Professor Leone Spiccia of the Monash School of Chemistry, who is a lead researcher in the water splitting program, told iTWire that the MIT and Monash programs are two independent approaches to the same problem.
"The MIT one focusses on a Cobalt Phosphate material that they can make and deposit and then they use that to oxidise water. In our case we use a Manganese cubic structure which was developed initially by collaborator (Professor) Chuck Dismukes (of Princeton) as a mimick of the Managanese cluster that's found in all photosynthetic organisms," says Professor Spiccia.
"That is the only centre in nature that actually oxidises water. That's the big difference. A manganese cluster is central to a plant's ability to use water, carbon dioxide and sunlight to make carbohydrates and oxygen. We've taken what Chuck Dismukes has done a step further, harnessing the ability of these molecules to convert water into its component elements, oxygen and hydrogen," Professor Spiccia said.
"A company in the UK is using a dual cell approach where you generate electricity with a solar cell and you use that electricity to split water. Our approach is that you do away with the solar cell altogether and just irradiate one device and generate hydrogen and oxygen in the process."
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Perhaps one of the most tantalising aspects of the new technology is that unlike photovoltaic cells, the photosynthesis replication process being reproduced at Monash requires relatively low levels of sunlight.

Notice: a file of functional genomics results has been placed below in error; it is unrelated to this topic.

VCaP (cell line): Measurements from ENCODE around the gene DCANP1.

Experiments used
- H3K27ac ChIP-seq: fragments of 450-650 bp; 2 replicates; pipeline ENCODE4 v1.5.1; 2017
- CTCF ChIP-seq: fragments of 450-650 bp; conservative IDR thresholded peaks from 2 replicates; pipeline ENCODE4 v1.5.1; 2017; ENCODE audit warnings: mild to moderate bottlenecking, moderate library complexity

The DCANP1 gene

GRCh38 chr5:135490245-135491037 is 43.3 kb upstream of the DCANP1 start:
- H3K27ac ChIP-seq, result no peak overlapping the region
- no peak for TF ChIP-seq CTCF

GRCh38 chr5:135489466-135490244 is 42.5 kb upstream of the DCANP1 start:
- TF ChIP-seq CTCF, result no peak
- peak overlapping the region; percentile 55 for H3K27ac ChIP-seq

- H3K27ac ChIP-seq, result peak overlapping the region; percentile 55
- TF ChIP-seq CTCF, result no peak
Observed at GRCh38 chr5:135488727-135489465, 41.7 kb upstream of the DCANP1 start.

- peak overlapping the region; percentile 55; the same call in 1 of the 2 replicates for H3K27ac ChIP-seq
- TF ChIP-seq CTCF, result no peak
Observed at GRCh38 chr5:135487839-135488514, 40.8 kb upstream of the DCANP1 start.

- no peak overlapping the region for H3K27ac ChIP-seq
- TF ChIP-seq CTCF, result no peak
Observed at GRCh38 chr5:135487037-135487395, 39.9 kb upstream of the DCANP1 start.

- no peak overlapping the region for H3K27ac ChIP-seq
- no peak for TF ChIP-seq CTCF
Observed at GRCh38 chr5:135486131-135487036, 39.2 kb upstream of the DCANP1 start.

"The other thing we've actually shown is that we can just use sea water and the device will operate very well. If you can use ocean water directly by just simply filtering it without having to use clean water it's a big advantage."
According Professor Spiccia the successful production of Hydrogen in the laboratory using the replicated photosynthetic process is the result of 10 years research.
"The work was started about 10 years ago at Princeton and what they showed was that if you irradiated these clusters with light you could actually kick out one molecule of Oxygen. The breakthrough we've come up between the three groups (Monash, Princeton and CSIRO) is to get the cubane to turn over - to release one molecule of Oxygen, then take up water and then release some more Oxygen.
"To do that, we used a Nafion polymer membrane which is actually used in fuel cells as a photon conductor. And so we can poke the cubanes into that film and once you shine light on it and apply a bias, the device will work for three days without too much trouble."
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Commercialisation of the process, however, is still around the 2020 time frame, according to Professor Spiccia.
"To be realistic you need a 15 year time frame before something can actually make it into the commercial process."
Professor Spiccia said the efficiency of the system needed to be improved, but this breakthrough had huge potential. "We need to continue to learn from nature so that we can better master this process."
"Hydrogen has long been considered the ideal clean green fuel, energy-rich and carbon-neutral. The production of hydrogen using nothing but water and sunlight offers the possibility of an abundant, renewable, green source of energy for the future for communities across the world."
The research is published this month in the scientific journal Angewandte Chemie, International Edition.